Pringle Bay History

The original inhabitants the Khoi Khoi (people people), spelled Khoekhoe are the native people of southwestern Africa.
They had lived in southern Africa since the 5th century AD. When European immigrants colonized the area after 1652, the Khoikhoi were practicing extensive pastoral agriculture in the Cape region, with large herds of Nguni cattle.
The European immigrants labelled them Hottentots, in imitation of the sound of the Khoekhoe language but this term is today considered derogatory by some. Most of the Khoikhoi have largely disappeared as a group, except for the largest group, the Namasarchaeological evidence can still be found.Two centuries ago runaway slaves sheltered in our mountain caves and the area is famous for the cave “Drostersgat” – Deserters Cave. 
 
Residents in the 1890′s had visited the cave and found skeletons, the remains of game and proof of fires. In the old days the “False Cape” regularly prompted sailing yachts from the East to turn north far to early, having mistaken it for Cape Point. The bay is now called False Bay and there are many tales of pirates and shipwrecks.
Pringle Bay is named after the Royal Navy Commander-in-Chief of the Simons Town Naval Base in the late eighteen’s century, Sir Thomas Pringle. The plan was to develop Pringle Bay as a port so that farm produce could be shipped across the bay to Simons Town.
During World War 2 Hangklip Hotel was the barracks of the personnel manning the (still visible) radar station high on the slopes of Hangklip Mountain, watching out for German U-boats.The Glen Craig Conference center at the outskirts of Pringlebay served as a prison for Italian prisoners-of-war, who with only spades and picks built the majestic Clarence Drive, the scenic whale watching coastal road between Gordon’s Bay and Pringle Bay.In 1980 there were only about 100 houses in Pringle Bay/ Pringlebaai with electricity only installed in 1993 in the area.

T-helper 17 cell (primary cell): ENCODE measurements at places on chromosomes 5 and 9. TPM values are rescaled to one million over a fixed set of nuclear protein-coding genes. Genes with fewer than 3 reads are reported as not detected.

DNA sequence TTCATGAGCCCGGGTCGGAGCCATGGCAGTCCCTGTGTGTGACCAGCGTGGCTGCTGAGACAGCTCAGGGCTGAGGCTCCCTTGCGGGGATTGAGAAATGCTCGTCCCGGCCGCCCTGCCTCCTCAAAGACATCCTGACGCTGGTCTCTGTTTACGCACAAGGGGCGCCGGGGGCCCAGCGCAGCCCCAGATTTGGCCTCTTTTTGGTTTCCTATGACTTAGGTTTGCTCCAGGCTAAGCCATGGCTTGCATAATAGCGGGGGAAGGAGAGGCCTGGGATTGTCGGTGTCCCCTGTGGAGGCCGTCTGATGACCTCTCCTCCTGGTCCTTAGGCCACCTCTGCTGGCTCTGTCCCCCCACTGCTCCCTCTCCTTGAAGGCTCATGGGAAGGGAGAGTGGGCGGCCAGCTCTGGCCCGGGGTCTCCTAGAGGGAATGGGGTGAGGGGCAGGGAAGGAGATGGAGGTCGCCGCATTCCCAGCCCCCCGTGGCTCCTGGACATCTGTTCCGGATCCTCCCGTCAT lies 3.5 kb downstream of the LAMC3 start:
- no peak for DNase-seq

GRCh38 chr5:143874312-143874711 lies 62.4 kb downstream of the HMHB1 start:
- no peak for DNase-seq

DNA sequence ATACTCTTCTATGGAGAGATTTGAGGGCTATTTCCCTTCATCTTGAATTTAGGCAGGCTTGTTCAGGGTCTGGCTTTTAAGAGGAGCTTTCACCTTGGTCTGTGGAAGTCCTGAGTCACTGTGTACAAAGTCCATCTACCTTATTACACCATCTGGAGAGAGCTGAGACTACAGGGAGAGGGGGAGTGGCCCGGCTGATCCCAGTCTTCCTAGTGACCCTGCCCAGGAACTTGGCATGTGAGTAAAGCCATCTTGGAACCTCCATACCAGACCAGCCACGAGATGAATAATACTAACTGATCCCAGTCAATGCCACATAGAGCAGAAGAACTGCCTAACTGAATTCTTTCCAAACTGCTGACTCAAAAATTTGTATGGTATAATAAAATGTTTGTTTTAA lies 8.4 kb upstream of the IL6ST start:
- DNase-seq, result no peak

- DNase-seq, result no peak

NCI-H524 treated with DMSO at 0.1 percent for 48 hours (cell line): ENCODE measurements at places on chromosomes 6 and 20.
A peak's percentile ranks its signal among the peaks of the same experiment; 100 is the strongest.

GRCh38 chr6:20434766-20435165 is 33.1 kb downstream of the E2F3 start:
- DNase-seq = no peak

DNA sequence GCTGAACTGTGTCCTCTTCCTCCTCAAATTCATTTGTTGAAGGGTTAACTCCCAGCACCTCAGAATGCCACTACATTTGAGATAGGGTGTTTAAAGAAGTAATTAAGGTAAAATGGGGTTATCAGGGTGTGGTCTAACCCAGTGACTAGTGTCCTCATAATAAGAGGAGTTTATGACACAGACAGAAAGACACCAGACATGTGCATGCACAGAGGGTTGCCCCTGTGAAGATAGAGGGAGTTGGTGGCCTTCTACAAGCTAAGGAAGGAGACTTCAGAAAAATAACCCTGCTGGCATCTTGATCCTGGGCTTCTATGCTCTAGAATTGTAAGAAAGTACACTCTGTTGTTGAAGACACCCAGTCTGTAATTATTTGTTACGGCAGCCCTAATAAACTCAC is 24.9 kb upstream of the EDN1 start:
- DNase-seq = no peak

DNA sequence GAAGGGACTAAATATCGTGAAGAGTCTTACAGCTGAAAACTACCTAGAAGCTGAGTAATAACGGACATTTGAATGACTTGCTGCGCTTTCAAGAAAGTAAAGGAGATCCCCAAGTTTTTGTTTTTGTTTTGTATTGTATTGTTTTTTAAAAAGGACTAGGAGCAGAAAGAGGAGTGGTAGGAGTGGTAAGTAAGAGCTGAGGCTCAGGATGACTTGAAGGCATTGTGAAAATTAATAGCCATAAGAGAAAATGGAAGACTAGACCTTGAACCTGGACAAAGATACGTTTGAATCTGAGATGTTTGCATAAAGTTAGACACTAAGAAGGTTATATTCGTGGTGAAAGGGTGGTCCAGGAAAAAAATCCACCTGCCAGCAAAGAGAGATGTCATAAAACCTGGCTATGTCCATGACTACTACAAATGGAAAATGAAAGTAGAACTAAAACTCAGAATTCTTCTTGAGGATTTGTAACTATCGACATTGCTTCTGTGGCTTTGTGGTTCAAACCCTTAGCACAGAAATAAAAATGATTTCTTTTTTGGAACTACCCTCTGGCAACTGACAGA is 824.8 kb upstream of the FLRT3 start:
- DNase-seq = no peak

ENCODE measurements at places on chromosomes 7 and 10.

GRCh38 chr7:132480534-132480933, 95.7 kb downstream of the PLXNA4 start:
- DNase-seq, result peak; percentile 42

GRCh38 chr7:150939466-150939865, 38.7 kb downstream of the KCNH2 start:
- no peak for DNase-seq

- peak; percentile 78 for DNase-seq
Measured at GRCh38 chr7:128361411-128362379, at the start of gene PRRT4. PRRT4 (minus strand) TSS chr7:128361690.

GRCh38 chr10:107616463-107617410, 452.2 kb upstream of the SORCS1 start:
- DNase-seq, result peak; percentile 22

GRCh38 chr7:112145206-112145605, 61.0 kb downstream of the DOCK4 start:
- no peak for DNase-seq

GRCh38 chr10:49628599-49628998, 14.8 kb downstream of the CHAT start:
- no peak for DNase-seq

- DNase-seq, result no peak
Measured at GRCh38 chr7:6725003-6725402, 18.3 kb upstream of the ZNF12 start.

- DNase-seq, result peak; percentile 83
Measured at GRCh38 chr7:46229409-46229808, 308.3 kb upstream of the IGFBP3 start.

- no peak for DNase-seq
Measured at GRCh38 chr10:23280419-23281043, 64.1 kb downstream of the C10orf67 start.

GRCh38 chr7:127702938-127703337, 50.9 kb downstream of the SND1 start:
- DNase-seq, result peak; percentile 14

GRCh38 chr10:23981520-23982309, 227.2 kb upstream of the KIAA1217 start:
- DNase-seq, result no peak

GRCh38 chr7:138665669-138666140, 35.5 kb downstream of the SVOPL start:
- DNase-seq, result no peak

During the 1930's land in the Hangklip area between the Palmiet River and the Rooiels River was acquired by three business partners, namely Harold Porter, Arthur Youldon and Jack Clarence. They called it the Hangklip Beach Estates and divided the area into three townships, namely Betty's Bay (named after Youldon's daughter, Betty), Pringle Bay and Rooiels and sold off plots to interested parties.Until the Second World War when the coastal road (Clarence Drive) from Gordon's Bay was built to service the radar stations at Stony Point and at Hangklip, the area was accessed via Sir Lowry's Pass and Kleinmond and a pontoon crossing the Palmiet River.
Today out of 1700 plots more than a thousand have houses on them, approximately half holiday houses and the rest accommodating about 1600 permanent residents.In the past some well known South Africans had their holiday homes in “Pringlebaai” including Dr. Christian Barnard.The quaint village is home and hide-away to many talented artists in the theater, film and art industry. You will find an interesting mix of young and old, and South African and overseas residents in Pringle Bay. Pringle Bay has always been the ideal retirement haven for senior citizens, but it is also nice to see that with the influx of so many younger permanent residents, the village has now become a very vibrant place throughout the whole year.
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